As BBC journalists walk out on strike, there’s another development affecting journalism in Shepherd’s Bush that is likely to impact on us here in Greenwich.
H&F News, the propaganda paper put out by Conservative-run Hammersmith & Fulham Council is to close, the Newspaper Society reports. The NS is, as you’d expect, the trade association for the local press, so you’ll have to excuse their jubilant tone.
Hammersmith & Fulham’s fortnightly ‘newspaper’ will close next year after the council unexpectedly withdrew the tender for a commercial partner to run H&F News which it had announced a month ago.
The council now says it “will no longer be producing a newspaper from the spring/summer of 2011 and therefore wishes to place this advertising in another newspaper.” It also aims to transfer the existing private commercial advertising currently carried by H&F News, projected at £375,000 in 2010/11.
Last week PR Week reported that the Department for Communities and Local Government was set to “stand up to Hammersmith & Fulham Council if it went ahead with plans to get around the proposed ban on frequently produced council magazines.”
According to the article: “Hammersmith & Fulham revealed plans to get around the new limitations by transferring the fortnightly publication of H&F News to an independent news provider. But paragraph 28 of the proposed code states that the ruling would also cover commissioning. A DCLG source said it would be unlawful for councils to disregard the new code once it came into force.”
Communities Minister Bob Neill said: “I welcome this decision by Hammersmith and Fulham.
“Councils should spend less time and money on weekly town hall Pravdas that end up in the bin, and focus more on frontline services like providing regular rubbish collections.”
Here in south-east London, it means the fat lady is getting ready to gargle the Listerine for Greenwich Time, a more obvious offender than its west London cousin since it is published weekly.
Putting GT out to tender to a “commercial partner” is no longer an option following Hammersmith & Fulham’s decision; although whether it was a choice at all is open to question since Community First Journals, the company associated with GT editor Peter Cordwell, has been classed as a non-trading outfit since he before he took over the newspaper in the spring of 2008.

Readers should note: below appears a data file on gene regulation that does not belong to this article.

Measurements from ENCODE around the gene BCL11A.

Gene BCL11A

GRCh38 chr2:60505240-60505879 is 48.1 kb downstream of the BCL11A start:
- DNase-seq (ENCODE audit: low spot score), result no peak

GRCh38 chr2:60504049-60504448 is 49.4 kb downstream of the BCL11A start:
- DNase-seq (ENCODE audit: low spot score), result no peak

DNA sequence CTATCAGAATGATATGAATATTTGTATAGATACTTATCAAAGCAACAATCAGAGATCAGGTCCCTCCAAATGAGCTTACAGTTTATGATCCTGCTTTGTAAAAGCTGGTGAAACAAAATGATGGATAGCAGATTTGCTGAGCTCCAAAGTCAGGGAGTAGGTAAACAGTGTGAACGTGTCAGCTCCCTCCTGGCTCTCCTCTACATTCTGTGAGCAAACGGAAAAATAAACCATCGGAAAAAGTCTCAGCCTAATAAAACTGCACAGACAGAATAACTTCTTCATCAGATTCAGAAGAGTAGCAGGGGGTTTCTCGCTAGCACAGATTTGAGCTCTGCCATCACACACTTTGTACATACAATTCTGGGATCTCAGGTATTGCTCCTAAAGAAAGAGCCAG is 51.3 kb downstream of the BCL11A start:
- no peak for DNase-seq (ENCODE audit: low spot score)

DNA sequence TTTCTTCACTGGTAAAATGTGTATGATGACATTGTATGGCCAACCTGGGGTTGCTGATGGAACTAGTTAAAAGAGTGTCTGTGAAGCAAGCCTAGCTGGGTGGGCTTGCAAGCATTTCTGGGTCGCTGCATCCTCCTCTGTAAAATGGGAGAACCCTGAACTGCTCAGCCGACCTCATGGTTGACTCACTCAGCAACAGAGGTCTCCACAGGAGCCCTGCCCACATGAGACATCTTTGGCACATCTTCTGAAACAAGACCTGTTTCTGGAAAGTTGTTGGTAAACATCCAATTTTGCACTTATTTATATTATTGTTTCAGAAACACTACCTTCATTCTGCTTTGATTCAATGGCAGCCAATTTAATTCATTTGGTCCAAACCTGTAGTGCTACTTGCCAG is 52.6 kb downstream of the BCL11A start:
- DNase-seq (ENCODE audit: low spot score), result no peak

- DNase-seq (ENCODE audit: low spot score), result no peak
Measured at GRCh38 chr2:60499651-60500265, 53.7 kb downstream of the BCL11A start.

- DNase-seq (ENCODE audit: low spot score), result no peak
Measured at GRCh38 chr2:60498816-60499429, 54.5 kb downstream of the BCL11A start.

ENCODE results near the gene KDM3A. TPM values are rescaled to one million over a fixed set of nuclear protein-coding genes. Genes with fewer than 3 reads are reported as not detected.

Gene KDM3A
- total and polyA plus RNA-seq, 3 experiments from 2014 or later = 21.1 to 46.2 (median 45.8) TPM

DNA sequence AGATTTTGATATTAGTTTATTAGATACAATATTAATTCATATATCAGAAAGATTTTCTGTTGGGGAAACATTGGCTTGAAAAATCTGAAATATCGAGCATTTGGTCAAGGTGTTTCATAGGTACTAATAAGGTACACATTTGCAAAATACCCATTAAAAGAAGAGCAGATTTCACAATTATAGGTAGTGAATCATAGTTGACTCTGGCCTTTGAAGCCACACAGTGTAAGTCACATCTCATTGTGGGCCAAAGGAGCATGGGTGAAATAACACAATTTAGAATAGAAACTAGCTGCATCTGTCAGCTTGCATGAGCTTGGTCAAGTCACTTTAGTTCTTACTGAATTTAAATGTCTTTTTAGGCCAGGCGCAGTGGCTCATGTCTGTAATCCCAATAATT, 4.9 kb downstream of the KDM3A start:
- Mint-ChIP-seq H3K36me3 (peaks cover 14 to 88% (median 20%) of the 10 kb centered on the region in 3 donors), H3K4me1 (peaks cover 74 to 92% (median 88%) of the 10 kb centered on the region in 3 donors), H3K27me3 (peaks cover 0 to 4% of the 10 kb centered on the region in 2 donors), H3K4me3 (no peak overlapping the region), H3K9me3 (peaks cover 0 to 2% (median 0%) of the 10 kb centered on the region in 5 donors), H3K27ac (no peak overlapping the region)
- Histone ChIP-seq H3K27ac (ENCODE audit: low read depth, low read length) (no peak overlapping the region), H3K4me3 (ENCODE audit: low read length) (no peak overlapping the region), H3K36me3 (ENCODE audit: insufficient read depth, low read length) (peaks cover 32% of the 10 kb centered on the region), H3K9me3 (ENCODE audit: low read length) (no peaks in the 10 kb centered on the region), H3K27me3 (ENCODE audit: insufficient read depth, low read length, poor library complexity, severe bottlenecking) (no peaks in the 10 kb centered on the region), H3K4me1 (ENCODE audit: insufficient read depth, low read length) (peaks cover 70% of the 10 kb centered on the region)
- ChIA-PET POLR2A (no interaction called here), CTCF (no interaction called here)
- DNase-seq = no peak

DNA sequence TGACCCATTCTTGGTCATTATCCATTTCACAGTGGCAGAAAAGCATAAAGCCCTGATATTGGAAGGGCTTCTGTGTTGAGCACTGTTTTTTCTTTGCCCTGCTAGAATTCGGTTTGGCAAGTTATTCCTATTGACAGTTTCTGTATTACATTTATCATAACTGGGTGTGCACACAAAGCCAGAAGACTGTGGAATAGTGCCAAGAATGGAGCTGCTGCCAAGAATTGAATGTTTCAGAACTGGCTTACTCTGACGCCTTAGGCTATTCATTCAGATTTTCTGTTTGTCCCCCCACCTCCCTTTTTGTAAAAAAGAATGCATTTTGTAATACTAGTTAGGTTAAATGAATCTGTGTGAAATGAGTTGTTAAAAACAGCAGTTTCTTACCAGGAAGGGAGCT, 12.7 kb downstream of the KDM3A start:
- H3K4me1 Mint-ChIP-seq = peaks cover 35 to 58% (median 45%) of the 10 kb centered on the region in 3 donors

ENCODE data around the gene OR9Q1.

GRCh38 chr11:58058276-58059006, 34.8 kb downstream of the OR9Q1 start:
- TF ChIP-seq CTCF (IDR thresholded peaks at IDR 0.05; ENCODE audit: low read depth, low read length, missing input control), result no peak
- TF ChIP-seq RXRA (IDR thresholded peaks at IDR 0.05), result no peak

What happens next, though, is uncertain – neither the Mercury nor the News Shopper have anywhere near the distribution strength that GT enjoys, and Greenwich borough has no paid-for weekly newspaper. So where would Greenwich place its advertising budget, and who would it team up with?
That said, the Bexley Times seems to have been upping its Greenwich coverage lately, curious for a newspaper rarely seen beyond Eltham, where it once ran an edition called the Eltham Times. Maybe publishing house Archant – which also runs freebie The Peninsula, seen in parts of Greenwich – knows something we don’t?
Indeed, this is Labour MP Andy Slaughter talking about H&F News – but it could so easily apply to a newspaper published by his own colleagues in the London Labour Party.
This discredited publication has been a blight on our borough since it was cooked up by the clique running the town hall. It moved from vanity publishing to pernicious propaganda that aimed to silence all opposition to some of the most ill-advised schemes ever dreamed up by a local council.
Greenwich Labour’s opponents have no doubt prepared their own quotes for GT’s obituary. As Guy Fawkes’ Day dawns – still no mention of Greenwich Council pulling funding for Blackheath fireworks in Greenwich Time, remember – it looks more likely they’ll get to use them.